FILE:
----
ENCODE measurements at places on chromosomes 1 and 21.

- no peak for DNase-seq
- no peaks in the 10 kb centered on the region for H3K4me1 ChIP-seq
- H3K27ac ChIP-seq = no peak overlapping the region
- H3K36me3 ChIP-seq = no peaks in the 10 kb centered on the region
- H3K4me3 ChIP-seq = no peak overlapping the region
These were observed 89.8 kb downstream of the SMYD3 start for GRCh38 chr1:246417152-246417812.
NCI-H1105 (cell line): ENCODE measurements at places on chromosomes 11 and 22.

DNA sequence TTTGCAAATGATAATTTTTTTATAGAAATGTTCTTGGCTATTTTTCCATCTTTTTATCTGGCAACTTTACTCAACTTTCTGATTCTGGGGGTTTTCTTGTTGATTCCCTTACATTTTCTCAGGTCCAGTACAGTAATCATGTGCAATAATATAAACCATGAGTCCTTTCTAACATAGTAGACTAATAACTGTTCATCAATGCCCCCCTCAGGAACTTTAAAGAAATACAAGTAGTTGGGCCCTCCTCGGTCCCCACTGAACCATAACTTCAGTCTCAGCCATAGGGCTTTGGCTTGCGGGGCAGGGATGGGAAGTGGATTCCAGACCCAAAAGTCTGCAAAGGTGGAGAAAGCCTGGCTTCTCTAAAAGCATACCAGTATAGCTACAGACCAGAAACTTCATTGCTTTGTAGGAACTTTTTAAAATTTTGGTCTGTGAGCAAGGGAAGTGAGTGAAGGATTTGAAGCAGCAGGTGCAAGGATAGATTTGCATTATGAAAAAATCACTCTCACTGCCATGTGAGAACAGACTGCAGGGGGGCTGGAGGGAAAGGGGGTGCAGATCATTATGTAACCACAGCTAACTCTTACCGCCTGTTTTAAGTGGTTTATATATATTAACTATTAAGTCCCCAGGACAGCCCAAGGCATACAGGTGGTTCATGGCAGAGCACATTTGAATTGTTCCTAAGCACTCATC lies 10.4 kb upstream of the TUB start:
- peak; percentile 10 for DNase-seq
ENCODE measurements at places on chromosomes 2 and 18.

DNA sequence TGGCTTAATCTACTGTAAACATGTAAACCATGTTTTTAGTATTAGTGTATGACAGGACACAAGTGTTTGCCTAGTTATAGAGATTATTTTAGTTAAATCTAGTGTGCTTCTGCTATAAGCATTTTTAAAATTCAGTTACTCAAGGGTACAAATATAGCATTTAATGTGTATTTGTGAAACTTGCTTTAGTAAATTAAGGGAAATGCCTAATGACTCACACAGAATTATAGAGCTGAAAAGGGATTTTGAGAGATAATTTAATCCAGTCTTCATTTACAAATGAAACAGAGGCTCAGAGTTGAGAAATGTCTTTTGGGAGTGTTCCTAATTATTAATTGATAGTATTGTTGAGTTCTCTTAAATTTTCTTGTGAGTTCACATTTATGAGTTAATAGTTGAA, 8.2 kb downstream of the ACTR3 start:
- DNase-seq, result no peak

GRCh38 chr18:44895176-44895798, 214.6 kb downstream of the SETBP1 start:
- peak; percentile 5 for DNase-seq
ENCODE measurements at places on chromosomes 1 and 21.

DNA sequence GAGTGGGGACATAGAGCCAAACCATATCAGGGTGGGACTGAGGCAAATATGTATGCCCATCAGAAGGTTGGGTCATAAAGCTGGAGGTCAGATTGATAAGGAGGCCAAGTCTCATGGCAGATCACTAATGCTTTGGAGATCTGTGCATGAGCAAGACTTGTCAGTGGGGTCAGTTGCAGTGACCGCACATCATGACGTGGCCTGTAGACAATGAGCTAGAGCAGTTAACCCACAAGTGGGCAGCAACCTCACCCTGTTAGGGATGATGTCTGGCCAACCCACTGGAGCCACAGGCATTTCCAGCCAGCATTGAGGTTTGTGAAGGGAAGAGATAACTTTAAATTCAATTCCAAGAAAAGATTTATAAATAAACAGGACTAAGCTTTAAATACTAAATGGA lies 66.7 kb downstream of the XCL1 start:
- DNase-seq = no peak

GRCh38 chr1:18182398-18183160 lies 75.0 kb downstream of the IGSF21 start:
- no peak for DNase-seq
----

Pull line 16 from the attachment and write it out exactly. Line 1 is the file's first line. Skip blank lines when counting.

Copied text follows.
ENCODE measurements at places on chromosomes 1 and 21.